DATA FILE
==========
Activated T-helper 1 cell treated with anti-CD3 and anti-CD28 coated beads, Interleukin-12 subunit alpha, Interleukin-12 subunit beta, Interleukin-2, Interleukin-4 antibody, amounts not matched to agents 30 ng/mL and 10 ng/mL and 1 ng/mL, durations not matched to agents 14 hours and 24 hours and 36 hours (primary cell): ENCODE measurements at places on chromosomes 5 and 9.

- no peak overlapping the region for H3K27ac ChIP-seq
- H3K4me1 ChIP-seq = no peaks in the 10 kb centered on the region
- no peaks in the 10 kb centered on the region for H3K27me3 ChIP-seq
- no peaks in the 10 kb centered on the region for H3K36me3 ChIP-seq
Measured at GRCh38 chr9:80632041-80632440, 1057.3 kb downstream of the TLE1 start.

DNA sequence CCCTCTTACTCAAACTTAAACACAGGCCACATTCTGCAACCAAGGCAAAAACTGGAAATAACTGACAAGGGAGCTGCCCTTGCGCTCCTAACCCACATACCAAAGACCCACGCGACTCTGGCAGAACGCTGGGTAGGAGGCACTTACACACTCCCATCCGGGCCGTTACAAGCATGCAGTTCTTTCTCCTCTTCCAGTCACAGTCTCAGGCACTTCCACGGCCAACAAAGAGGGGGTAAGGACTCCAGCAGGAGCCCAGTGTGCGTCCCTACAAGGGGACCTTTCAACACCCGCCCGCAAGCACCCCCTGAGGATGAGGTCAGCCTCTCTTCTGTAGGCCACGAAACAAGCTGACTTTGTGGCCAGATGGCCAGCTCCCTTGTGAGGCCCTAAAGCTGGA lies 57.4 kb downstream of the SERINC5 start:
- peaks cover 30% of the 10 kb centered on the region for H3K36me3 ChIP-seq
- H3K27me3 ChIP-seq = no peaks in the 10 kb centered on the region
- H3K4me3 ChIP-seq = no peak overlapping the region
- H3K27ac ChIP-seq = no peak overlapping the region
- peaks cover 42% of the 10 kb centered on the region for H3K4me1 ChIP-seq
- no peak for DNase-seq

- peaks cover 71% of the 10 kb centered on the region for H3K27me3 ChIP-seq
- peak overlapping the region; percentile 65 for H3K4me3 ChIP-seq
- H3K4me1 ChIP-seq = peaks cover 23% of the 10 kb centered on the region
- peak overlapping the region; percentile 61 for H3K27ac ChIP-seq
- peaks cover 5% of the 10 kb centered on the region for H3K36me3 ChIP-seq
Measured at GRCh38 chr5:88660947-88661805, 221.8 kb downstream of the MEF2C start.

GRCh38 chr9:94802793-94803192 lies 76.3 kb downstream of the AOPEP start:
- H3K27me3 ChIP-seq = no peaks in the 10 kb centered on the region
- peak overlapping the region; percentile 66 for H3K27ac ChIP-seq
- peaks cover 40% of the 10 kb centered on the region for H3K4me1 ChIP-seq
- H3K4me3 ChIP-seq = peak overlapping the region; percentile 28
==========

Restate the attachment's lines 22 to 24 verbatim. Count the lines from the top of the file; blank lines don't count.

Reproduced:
- peak overlapping the region; percentile 66 for H3K27ac ChIP-seq
- peaks cover 40% of the 10 kb centered on the region for H3K4me1 ChIP-seq
- H3K4me3 ChIP-seq = peak overlapping the region; percentile 28